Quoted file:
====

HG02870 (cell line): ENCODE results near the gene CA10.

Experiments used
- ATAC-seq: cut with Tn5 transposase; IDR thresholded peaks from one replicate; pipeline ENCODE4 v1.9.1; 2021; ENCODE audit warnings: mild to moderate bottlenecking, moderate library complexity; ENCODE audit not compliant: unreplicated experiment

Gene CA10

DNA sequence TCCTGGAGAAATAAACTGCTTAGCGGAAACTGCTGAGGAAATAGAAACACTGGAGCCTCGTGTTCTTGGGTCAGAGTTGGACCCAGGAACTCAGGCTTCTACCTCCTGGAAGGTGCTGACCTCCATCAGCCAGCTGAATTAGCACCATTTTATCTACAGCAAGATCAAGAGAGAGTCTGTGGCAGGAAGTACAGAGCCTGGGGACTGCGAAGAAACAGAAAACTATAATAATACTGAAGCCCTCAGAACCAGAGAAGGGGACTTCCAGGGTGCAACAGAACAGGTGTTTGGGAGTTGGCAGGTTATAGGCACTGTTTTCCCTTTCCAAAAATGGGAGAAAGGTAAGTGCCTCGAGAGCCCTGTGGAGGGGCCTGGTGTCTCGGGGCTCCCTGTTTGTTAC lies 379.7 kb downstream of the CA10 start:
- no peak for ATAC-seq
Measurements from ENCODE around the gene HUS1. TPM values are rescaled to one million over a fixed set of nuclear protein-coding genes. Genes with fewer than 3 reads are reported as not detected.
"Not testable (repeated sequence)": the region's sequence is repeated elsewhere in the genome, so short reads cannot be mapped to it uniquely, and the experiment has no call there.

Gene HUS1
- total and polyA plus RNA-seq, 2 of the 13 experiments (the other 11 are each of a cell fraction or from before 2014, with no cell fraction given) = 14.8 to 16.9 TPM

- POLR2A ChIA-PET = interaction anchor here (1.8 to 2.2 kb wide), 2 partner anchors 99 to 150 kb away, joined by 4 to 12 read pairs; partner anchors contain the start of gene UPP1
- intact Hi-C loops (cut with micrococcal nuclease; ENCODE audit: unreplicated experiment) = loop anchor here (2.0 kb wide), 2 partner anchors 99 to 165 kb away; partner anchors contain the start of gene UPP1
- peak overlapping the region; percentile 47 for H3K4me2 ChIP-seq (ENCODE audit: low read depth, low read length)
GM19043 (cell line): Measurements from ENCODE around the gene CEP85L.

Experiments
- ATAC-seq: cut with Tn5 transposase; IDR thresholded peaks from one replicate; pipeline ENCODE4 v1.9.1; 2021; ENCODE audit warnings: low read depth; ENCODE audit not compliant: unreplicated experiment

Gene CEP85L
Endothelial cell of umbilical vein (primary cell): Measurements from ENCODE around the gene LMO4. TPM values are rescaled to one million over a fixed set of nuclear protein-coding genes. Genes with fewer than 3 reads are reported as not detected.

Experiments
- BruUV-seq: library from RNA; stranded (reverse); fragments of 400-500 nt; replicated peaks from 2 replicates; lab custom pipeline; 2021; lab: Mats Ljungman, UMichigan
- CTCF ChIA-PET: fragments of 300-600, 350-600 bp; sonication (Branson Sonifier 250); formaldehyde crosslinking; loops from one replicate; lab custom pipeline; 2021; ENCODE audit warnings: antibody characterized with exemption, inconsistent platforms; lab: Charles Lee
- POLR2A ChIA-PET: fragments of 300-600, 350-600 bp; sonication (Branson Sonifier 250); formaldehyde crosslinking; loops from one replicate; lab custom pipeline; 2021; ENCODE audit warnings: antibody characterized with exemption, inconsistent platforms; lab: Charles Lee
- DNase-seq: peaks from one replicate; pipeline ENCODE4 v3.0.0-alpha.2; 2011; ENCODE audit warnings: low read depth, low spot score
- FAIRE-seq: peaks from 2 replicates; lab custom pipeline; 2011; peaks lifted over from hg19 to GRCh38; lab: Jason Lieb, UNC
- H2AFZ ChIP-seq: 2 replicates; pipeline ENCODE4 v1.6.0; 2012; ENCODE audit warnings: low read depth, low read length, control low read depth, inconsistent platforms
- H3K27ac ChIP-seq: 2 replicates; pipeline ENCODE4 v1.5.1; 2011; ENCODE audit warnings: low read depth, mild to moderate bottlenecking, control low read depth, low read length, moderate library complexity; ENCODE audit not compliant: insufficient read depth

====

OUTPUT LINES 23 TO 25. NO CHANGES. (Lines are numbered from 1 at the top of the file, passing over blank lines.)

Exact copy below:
- DNase-seq: peaks from one replicate; pipeline ENCODE4 v3.0.0-alpha.2; 2011; ENCODE audit warnings: low read depth, low spot score
- FAIRE-seq: peaks from 2 replicates; lab custom pipeline; 2011; peaks lifted over from hg19 to GRCh38; lab: Jason Lieb, UNC
- H2AFZ ChIP-seq: 2 replicates; pipeline ENCODE4 v1.6.0; 2012; ENCODE audit warnings: low read depth, low read length, control low read depth, inconsistent platforms